Girls aren't the only kids who gab with their friends. While teen boys may not seem equally as chatty in comparison to their female counterparts, that doesn't mean that they don't like to socialize and talk with their friends. Although it's unlikely that your teenage son will invite you to hang out and chat with his pals, understanding what your son talks about may help you to put his behaviors and actions into perspective.
Teen Talking Basics
Instead of the chatty group of giggling girls that you see standing outside of your son's school in the morning, teen boys are more likely to talk to their friends in a one-on-one environment. While this isn't to say that teen boys never talk in larger groups, it's more common for true conversations to happen during more private times. Additionally, boys tend to talk to others in a different way than girls do. Unlike girls, who tend to have no problems expressing emotion, your son may feel vulnerable or actually fear expressing his feelings.
While your teen might not act in an upfront and forthcoming manner when you ask him about his latest crush, chances are that he will talk to his friends about her. Although your son may not go into the depth of detail or daydream about marrying that special someone in the same ways that a girl might, he will still look to his friends for support and advice. If you have concerns that your teen is talking to his friends and shutting you completely out of his life when it comes to dating, take a look to see if your reactions to his talk of a girl might be making him feel you are giving him the brush off. The American Academy of Pediatrics, on their Healthy Children website, notes that parents often act dismissive when their teens talk about falling in love. This could make your son turn only to his friends and avoid talking to you.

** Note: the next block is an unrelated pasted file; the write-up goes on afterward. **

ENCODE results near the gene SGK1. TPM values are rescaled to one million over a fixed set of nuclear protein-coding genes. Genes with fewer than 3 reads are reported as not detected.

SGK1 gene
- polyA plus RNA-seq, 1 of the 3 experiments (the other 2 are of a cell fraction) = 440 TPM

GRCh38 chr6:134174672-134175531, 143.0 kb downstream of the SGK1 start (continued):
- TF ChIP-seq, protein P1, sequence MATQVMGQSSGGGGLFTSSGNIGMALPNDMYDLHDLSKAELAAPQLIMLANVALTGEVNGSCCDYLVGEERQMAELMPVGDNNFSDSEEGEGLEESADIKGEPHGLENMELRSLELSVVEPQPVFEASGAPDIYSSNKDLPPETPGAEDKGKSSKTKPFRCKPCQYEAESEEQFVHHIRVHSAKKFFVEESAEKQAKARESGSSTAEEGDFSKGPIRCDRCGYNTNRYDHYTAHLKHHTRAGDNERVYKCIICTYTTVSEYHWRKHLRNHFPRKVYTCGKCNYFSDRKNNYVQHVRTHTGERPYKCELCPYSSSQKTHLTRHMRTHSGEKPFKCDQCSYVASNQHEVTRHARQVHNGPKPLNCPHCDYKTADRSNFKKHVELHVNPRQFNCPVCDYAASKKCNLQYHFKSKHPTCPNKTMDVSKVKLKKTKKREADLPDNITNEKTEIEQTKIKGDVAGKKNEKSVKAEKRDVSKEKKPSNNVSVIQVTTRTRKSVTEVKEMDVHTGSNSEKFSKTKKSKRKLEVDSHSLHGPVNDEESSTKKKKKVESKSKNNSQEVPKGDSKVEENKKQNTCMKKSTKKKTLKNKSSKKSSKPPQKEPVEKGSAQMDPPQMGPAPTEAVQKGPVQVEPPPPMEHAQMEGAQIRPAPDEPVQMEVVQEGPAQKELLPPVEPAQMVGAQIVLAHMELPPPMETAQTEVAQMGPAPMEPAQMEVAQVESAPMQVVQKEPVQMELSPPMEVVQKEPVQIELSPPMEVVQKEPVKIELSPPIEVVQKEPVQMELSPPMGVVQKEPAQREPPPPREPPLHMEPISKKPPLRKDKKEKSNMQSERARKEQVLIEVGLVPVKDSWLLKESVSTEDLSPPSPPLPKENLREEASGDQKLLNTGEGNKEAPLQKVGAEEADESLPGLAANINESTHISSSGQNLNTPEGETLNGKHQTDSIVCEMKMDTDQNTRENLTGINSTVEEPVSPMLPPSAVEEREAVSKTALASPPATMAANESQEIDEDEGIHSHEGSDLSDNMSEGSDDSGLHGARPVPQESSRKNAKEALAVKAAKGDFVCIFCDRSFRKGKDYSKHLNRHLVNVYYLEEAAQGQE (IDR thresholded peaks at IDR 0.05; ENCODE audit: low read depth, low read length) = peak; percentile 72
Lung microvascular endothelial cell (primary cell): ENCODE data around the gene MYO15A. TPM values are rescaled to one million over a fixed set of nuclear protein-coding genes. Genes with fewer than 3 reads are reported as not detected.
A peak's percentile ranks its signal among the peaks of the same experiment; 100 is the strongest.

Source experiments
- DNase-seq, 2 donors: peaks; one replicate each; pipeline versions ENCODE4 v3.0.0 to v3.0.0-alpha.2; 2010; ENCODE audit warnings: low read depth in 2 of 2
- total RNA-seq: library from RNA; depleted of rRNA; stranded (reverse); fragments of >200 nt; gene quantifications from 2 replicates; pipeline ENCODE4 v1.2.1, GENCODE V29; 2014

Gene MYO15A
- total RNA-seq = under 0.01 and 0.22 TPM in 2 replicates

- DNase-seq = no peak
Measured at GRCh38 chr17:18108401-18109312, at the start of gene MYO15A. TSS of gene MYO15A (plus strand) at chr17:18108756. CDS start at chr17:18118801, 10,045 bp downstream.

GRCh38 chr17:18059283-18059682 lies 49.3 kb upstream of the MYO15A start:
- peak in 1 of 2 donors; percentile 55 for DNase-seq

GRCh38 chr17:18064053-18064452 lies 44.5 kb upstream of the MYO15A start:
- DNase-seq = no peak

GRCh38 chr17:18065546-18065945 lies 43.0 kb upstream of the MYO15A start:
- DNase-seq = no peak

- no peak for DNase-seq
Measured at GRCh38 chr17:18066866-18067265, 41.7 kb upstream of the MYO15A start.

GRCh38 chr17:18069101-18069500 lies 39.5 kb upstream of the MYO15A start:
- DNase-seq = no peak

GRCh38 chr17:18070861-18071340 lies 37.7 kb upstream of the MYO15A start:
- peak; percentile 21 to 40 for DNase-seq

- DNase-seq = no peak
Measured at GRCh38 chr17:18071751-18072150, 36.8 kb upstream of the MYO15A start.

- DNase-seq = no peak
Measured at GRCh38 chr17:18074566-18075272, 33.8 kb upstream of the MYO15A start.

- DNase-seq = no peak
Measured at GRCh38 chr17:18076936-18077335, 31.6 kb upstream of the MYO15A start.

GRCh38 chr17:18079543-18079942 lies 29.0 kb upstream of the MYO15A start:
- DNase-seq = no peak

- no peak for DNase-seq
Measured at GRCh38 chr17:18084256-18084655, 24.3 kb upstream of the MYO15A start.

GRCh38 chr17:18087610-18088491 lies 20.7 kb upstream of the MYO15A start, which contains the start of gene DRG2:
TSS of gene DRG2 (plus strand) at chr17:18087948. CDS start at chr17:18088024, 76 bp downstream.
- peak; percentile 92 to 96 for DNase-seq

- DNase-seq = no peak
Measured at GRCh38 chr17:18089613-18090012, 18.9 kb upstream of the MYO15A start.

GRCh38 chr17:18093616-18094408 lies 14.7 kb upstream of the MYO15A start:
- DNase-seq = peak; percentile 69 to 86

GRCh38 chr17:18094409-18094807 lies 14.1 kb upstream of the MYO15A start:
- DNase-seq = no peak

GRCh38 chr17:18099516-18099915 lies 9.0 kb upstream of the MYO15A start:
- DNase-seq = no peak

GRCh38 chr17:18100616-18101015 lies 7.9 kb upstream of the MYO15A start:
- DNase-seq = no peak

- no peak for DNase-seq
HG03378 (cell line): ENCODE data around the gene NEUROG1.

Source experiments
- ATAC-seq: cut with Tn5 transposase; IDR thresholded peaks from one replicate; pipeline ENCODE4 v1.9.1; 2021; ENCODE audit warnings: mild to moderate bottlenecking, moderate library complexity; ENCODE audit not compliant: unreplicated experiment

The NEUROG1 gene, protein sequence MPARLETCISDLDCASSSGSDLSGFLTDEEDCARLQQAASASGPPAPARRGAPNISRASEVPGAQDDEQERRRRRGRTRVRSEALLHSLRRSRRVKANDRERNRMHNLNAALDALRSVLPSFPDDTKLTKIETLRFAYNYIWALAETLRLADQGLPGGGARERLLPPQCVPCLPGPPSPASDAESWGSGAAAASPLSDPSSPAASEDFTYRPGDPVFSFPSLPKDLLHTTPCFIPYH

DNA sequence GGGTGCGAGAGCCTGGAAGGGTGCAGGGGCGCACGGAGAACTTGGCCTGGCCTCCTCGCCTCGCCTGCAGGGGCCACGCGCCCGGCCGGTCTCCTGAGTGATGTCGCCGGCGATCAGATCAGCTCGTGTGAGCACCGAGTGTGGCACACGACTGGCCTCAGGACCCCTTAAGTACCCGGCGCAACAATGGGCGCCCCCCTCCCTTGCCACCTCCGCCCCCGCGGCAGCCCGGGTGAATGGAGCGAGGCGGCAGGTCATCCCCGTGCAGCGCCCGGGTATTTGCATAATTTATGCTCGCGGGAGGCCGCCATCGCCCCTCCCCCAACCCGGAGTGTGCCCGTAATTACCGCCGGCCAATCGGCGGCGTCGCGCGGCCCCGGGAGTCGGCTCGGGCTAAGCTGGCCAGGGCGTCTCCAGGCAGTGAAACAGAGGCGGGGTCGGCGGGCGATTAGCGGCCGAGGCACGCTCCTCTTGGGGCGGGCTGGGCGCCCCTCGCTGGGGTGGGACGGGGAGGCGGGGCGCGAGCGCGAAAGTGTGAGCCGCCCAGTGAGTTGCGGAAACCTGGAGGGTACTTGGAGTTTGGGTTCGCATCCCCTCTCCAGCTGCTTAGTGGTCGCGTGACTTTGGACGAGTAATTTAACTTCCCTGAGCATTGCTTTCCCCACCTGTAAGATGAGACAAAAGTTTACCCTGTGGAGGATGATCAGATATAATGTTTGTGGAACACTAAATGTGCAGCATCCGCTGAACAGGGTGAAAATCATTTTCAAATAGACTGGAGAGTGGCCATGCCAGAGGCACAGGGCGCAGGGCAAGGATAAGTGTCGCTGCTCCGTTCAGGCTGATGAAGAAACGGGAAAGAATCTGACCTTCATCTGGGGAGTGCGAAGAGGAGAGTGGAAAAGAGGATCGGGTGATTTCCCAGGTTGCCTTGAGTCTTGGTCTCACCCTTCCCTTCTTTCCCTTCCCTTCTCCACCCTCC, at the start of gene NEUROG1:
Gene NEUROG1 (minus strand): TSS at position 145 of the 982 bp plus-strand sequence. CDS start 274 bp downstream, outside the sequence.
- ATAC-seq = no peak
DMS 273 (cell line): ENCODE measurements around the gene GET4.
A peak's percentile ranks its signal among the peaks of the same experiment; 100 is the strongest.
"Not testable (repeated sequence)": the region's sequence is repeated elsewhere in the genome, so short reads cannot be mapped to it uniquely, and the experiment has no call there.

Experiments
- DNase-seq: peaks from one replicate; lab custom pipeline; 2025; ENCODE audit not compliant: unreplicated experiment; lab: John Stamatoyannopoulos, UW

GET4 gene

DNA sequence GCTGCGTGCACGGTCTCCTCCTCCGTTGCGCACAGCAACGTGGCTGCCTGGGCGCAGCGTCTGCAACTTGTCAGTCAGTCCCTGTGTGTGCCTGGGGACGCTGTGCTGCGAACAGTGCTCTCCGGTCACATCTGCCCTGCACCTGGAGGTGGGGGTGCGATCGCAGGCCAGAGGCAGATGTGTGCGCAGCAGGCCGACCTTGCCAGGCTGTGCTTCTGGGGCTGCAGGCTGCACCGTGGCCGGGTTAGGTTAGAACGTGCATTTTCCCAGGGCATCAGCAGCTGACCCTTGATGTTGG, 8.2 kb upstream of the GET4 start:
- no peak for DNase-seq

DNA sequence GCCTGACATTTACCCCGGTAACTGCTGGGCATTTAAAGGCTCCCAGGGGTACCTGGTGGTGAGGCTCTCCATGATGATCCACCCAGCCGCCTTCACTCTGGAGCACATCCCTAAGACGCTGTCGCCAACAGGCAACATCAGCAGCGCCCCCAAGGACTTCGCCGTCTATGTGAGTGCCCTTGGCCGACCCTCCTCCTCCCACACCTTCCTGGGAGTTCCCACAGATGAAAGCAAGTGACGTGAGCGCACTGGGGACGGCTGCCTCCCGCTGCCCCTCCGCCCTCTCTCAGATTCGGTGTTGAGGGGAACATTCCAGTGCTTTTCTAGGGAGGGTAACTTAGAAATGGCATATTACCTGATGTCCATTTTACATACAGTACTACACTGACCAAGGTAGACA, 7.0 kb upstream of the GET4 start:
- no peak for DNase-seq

Although you might think of romantic relationships and sex as one in the same, your teen may talk about one without the other. For example, your teen and his friends might talk about non-specific sexual situations such as the meanings of certain words or acts that they have heard about from other friends or older siblings. Even if your teen isn't in a relationship or doesn't "like" a girl at school, he may still talk with his friends about sex in general. Although you might have made every effort to communicate openly with your teen about sex, he might still go to his friends with what he feels are embarrassing questions or the more suggestive types of topics. Additionally, your teen could get an unrealistic picture of sexual behavior that confuses him. He might talk with his friends about sex scenes from movies or popular TV shows in order to figure out what is normal and what society expects of him.
The teen years are often dominated by extra-curricular activities such as sports, drama club or other similar pursuits. According to the pediatric pros at KidsHealth.org, teens develop friend groups based on mutual interests. When your son gets together with his friends they are likely to talk about their interests whether football or computer games. Your son can share insider information -- such as his techniques for mastering a challenging video game level -- or give and get advice from his friends about favorite ways to spend free time.
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